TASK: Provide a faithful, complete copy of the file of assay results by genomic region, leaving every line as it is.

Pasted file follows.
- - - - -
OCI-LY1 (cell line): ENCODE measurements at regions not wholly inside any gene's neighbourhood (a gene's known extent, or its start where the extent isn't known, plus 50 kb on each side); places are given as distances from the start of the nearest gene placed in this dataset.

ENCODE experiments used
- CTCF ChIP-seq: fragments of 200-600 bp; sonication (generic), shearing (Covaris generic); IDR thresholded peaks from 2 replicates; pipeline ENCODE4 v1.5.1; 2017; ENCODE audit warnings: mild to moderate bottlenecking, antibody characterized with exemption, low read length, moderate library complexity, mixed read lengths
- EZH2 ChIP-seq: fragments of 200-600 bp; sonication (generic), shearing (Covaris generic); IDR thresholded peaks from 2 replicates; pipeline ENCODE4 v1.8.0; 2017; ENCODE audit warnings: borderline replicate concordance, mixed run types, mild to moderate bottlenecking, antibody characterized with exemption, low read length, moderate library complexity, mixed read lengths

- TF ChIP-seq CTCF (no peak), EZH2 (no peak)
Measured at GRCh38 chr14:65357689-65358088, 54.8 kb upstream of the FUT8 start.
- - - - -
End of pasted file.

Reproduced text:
OCI-LY1 (cell line): ENCODE measurements at regions not wholly inside any gene's neighbourhood (a gene's known extent, or its start where the extent isn't known, plus 50 kb on each side); places are given as distances from the start of the nearest gene placed in this dataset.

ENCODE experiments used
- CTCF ChIP-seq: fragments of 200-600 bp; sonication (generic), shearing (Covaris generic); IDR thresholded peaks from 2 replicates; pipeline ENCODE4 v1.5.1; 2017; ENCODE audit warnings: mild to moderate bottlenecking, antibody characterized with exemption, low read length, moderate library complexity, mixed read lengths
- EZH2 ChIP-seq: fragments of 200-600 bp; sonication (generic), shearing (Covaris generic); IDR thresholded peaks from 2 replicates; pipeline ENCODE4 v1.8.0; 2017; ENCODE audit warnings: borderline replicate concordance, mixed run types, mild to moderate bottlenecking, antibody characterized with exemption, low read length, moderate library complexity, mixed read lengths

- TF ChIP-seq CTCF (no peak), EZH2 (no peak)
Measured at GRCh38 chr14:65357689-65358088, 54.8 kb upstream of the FUT8 start.